My heart is with you. I understand the pain. Take comfort in knowing you shared a tremendous amount of time with your Puggle and she will forever be loved. Death cannot take that away.
Losing a beloved dog can be a devastating experience that can leave us feeling overwhelmed with grief and sadness. It’s natural to feel a deep sense of loss and to struggle with the adjustment of life without our companion by your side.
Thanks for writing this. I want you to know that your beloved dog is indeed in heaven. How do I know?well, my Golden girl had to be put down at 15 yrs and a year later I needed to have surgery and I was very afraid of it, then my little 5 year old niece, said one day before the surgery that she saw Goldie in the house and asked me if I could see her too, but I could not. She kept telling me that Goldie visited the house almost every day, for 2 weeks after the surgery and that my mother was also visiting us during the same time, she’s been dead for 30 years; this happened while I was in recovery for 2 weeks. I asked my niece to ask my mom why was she here and why she brought Goldie, the reply was that God gives permission to our relatives in heaven to visit their living family. True story. God bless you. I still miss my Goldie after 1+ years but now I have 100% certainty that she’s in heaven no longer in pain. This gave me lots of peace and closure.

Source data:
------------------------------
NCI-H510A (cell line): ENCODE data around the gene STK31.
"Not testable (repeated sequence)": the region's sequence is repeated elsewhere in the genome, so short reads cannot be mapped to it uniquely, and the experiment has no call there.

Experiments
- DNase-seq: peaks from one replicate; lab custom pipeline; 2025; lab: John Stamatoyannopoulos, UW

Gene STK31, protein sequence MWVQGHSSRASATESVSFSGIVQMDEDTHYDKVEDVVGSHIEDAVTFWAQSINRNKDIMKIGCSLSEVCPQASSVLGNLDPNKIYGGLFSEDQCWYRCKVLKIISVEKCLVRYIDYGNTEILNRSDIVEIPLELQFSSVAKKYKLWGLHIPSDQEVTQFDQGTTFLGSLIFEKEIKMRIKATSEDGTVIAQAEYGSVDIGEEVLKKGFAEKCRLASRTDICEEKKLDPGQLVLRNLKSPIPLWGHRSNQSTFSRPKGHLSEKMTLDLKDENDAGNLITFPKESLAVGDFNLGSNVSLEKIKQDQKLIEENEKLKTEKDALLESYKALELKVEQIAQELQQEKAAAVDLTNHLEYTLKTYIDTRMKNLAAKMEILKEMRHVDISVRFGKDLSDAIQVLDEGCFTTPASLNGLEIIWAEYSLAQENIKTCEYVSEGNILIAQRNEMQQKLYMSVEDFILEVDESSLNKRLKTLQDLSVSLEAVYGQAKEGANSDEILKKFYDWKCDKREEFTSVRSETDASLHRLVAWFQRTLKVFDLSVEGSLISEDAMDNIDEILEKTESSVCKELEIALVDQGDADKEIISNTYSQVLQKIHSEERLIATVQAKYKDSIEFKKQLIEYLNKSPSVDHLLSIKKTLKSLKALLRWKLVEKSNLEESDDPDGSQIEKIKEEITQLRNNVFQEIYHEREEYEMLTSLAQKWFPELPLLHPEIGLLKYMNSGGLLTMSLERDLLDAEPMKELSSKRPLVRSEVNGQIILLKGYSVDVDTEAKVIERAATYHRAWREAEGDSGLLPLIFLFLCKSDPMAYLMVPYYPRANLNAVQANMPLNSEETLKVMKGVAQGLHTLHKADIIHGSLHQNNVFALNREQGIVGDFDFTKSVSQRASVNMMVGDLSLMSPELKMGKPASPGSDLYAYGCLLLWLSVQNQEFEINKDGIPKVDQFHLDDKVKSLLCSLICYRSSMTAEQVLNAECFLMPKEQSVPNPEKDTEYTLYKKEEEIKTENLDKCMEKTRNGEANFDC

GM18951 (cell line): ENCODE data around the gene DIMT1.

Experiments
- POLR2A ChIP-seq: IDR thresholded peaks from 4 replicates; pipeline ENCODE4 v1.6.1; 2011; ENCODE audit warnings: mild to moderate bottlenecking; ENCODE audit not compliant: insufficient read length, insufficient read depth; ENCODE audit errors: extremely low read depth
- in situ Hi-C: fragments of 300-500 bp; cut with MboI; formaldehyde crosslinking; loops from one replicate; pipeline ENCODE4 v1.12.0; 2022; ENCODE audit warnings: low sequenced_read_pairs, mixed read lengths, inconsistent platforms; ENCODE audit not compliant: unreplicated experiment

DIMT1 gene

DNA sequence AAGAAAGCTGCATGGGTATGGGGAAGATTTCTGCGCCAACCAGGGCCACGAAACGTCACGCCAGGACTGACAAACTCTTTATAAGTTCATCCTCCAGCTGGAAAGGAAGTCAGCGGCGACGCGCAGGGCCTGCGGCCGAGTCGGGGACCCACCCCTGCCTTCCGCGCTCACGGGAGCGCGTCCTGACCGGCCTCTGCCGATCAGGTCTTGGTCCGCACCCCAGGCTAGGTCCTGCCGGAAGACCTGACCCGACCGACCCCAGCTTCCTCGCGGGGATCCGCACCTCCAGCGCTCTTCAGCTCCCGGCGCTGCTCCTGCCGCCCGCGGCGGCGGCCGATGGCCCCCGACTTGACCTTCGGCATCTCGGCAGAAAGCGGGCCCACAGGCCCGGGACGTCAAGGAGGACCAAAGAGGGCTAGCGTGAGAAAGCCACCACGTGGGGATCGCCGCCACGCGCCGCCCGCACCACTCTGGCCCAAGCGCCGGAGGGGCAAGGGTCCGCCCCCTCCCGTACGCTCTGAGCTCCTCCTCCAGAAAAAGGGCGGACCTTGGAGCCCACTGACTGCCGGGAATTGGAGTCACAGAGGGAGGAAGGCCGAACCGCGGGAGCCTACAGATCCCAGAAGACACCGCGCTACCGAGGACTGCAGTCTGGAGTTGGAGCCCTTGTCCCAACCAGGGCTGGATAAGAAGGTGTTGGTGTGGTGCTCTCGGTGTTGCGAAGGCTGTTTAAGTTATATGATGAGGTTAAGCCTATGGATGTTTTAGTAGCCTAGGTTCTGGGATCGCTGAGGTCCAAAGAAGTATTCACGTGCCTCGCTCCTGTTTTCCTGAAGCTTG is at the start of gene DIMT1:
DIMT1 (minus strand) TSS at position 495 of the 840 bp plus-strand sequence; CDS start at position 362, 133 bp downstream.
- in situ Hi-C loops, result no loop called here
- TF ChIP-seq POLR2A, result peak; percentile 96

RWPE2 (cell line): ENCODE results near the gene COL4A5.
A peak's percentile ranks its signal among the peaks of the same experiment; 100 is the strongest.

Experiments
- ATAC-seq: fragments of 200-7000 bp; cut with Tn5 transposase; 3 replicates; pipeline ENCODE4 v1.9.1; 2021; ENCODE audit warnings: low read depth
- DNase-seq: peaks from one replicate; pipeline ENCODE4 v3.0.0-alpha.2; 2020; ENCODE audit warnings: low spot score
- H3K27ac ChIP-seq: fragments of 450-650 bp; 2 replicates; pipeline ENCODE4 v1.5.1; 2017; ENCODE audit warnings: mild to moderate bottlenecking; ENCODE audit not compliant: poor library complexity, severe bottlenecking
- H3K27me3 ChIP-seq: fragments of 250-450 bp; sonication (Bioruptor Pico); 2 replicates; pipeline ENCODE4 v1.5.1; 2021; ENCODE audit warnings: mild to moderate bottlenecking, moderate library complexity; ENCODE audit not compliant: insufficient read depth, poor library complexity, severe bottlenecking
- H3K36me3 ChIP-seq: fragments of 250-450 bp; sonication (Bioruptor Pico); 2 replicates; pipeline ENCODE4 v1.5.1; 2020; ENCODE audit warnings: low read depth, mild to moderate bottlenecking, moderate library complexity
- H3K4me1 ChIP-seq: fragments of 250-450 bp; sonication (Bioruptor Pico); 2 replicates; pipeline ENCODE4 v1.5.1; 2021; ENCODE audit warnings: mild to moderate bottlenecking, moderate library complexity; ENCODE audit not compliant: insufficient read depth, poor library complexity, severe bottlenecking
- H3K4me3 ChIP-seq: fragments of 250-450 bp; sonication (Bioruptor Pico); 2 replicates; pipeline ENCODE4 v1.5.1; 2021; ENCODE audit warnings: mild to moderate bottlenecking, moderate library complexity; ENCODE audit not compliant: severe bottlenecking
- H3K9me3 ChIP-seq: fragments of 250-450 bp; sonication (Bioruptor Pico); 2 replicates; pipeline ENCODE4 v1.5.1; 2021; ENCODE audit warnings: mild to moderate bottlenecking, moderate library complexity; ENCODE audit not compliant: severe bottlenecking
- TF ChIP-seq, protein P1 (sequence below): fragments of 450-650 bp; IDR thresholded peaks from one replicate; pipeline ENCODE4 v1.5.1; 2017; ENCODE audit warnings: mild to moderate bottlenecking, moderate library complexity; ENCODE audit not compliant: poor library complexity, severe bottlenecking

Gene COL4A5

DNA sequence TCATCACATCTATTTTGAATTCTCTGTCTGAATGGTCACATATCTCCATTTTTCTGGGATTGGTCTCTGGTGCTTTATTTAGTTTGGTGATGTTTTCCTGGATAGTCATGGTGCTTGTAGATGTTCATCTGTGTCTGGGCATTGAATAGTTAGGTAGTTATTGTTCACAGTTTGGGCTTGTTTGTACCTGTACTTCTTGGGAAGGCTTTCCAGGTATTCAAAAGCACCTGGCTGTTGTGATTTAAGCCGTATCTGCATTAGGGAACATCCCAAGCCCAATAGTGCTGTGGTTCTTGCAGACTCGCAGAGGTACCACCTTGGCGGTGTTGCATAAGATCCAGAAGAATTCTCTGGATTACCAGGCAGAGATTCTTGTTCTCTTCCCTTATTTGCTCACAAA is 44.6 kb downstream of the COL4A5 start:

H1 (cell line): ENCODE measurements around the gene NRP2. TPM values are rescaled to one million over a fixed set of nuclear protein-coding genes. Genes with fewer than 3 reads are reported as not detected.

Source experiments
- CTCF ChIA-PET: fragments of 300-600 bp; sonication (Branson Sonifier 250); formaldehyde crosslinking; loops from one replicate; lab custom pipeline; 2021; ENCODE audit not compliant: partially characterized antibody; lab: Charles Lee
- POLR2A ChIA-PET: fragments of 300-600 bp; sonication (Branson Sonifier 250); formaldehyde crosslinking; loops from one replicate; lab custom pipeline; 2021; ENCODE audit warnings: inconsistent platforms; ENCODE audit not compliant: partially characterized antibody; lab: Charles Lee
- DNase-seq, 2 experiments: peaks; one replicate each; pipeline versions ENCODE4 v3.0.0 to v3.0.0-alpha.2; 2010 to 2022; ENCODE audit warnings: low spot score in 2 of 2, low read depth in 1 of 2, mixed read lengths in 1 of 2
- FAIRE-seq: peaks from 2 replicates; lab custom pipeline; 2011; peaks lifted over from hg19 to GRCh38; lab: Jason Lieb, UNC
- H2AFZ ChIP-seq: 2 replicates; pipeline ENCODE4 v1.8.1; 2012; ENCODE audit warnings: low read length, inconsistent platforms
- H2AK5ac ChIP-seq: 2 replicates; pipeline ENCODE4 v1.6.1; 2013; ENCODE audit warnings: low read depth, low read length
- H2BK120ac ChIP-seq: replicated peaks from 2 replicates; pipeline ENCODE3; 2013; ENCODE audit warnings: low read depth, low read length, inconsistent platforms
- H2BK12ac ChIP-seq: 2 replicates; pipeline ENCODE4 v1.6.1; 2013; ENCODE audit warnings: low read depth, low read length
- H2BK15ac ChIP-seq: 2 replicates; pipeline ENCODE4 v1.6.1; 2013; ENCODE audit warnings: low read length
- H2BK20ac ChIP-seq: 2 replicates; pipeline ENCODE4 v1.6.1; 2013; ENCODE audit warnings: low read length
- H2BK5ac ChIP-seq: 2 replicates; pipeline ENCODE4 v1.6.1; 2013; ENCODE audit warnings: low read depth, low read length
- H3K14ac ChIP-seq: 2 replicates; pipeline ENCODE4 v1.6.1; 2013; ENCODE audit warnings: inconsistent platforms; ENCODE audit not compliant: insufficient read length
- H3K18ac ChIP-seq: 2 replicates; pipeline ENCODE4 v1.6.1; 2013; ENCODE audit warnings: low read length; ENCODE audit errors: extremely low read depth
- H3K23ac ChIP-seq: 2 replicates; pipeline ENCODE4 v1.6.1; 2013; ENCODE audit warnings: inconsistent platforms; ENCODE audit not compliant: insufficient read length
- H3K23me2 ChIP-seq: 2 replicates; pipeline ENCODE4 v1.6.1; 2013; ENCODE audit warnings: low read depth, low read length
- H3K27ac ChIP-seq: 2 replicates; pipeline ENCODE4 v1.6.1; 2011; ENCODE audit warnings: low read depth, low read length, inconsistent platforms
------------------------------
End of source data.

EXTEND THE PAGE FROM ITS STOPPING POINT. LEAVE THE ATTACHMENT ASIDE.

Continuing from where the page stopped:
Wow, that is fantastic!
while i was ., preparing to “pre grieve” as I knew my 11 yr rescue yorkie terrier mix . after diagnosis of “heart murmur” I He went downhill quickly,, before i made , the dreaded “appt” dr visit he went to heaven.. I had friends, family, stand by me. . It may not work for people reading, but accepting, and being more prepared, to have some activities, to push you forward, , laugh learn love..again.
i don’t do memorials, i threw everything out but leash, photos., in computer. i did NOT accounce it on facebook. I went quiet. I painted over the “dog area ( leash hanging, ect) . I use perfume, bought new bed. I booked vacation/ with family and remarkable smart to offset the grief. I have suffered enough pain , on this planet, and said NO I WON’T let this steal my thunder. He would say “laugh your ars off” kid…
We all grieve differently. I am glad you found a way to channel your grief, Anon. Take care.
This could be considered eerie. I have been looking for a ways to understand the grief that I am feeling. Anything. Humbly, I typed something in Google about pet grief and this is the first article I came across. Reading what you have gone through and continue to experience has been helpful and will continue to help myself and others.
Here is the eerie part. My dog suddenly past away two days ago collapsing at a daycare facility. He was a 10 year old boxer, who showed signs slowing down (as we all do) but no signs of illness. His name….Dexter.
Thank you for my postcard from the Rainbow Bridge.
Omgoodness I just got goosebumps, Eric. That is definitely a sign from the bridge. Hugs and my deepest condolences on the passing of your Dexter.